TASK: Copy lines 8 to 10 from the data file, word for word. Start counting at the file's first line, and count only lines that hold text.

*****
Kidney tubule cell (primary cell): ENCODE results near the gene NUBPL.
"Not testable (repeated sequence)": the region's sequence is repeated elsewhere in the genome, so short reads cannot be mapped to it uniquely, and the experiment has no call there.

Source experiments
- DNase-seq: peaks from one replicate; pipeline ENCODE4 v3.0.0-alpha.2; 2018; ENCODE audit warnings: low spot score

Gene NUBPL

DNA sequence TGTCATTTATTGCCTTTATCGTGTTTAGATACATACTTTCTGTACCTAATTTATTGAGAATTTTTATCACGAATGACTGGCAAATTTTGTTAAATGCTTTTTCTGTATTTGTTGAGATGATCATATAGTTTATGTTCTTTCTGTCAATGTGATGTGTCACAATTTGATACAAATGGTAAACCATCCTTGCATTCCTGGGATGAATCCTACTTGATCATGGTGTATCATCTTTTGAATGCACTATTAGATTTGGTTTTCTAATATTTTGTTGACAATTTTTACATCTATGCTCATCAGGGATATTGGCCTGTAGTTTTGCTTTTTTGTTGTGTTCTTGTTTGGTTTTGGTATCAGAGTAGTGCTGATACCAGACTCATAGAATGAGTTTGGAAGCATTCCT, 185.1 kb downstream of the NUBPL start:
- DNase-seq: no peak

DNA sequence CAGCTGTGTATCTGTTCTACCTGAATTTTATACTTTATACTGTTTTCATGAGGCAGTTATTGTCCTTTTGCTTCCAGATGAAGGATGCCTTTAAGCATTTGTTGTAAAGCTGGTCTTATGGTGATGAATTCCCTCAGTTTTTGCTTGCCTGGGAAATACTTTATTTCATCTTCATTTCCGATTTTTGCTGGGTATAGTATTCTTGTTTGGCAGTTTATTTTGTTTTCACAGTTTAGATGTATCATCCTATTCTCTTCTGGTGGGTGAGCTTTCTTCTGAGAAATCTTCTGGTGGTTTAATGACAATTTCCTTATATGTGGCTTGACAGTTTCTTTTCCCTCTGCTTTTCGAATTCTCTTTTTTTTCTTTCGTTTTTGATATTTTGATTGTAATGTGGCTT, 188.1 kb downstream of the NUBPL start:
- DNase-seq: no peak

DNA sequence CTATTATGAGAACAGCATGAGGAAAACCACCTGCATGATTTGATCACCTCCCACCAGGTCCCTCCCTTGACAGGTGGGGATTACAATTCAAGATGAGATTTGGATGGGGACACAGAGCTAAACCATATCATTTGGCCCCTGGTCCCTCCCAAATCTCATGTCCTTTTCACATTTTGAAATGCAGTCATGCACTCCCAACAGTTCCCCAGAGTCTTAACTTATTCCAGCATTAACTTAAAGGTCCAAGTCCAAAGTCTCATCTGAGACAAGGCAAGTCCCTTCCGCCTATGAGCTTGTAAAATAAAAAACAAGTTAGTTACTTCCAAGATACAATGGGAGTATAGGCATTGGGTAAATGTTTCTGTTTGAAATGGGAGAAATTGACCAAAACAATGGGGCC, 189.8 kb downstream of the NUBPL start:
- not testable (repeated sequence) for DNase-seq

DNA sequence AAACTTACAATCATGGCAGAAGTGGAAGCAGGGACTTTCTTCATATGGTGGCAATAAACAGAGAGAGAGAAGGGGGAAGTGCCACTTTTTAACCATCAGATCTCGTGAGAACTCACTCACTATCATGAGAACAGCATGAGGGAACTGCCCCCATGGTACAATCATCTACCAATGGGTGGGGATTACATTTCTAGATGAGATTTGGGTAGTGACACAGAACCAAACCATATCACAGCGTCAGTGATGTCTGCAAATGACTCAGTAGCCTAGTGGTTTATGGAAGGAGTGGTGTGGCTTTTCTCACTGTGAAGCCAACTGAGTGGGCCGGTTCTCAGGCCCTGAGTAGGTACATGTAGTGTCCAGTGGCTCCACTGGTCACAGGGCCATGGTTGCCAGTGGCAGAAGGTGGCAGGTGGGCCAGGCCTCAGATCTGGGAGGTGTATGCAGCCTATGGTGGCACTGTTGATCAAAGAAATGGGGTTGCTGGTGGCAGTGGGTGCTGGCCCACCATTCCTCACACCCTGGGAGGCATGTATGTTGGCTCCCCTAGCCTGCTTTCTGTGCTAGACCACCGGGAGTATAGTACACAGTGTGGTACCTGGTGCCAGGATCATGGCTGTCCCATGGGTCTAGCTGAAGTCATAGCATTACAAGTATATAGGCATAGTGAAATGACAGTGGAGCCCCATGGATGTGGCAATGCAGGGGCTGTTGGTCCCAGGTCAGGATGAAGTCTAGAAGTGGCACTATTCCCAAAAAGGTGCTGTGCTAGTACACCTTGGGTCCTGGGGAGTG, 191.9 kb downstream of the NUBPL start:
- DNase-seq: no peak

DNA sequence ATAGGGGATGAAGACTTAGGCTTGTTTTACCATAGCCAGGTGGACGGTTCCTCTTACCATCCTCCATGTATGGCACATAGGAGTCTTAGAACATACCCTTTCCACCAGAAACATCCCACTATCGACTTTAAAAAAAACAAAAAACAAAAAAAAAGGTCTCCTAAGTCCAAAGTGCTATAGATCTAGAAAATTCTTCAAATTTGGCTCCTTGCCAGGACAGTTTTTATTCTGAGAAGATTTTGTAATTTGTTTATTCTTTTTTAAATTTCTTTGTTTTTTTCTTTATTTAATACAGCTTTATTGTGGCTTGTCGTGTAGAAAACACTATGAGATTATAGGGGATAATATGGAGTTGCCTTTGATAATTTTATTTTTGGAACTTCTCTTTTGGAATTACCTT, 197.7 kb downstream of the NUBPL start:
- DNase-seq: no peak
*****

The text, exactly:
DNA sequence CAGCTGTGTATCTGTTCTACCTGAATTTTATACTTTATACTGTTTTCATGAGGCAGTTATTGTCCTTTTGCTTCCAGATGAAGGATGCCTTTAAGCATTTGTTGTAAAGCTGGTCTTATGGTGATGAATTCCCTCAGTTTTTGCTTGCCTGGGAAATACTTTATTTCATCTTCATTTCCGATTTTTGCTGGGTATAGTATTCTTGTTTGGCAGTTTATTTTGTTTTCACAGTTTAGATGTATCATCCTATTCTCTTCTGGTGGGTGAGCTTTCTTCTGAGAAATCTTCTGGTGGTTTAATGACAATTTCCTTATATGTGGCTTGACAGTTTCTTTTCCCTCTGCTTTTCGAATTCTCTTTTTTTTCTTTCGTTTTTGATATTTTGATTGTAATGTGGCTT, 188.1 kb downstream of the NUBPL start:
- DNase-seq: no peak

DNA sequence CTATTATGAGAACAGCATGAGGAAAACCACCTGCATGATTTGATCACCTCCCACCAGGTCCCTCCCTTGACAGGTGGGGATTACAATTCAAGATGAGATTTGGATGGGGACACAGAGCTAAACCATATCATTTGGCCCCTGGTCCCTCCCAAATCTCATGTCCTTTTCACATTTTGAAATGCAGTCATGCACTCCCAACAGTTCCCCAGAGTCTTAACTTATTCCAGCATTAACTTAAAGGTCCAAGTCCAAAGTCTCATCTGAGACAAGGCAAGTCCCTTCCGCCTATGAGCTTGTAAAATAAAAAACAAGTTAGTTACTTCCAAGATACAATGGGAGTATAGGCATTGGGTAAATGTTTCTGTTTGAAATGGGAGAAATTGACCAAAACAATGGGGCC, 189.8 kb downstream of the NUBPL start: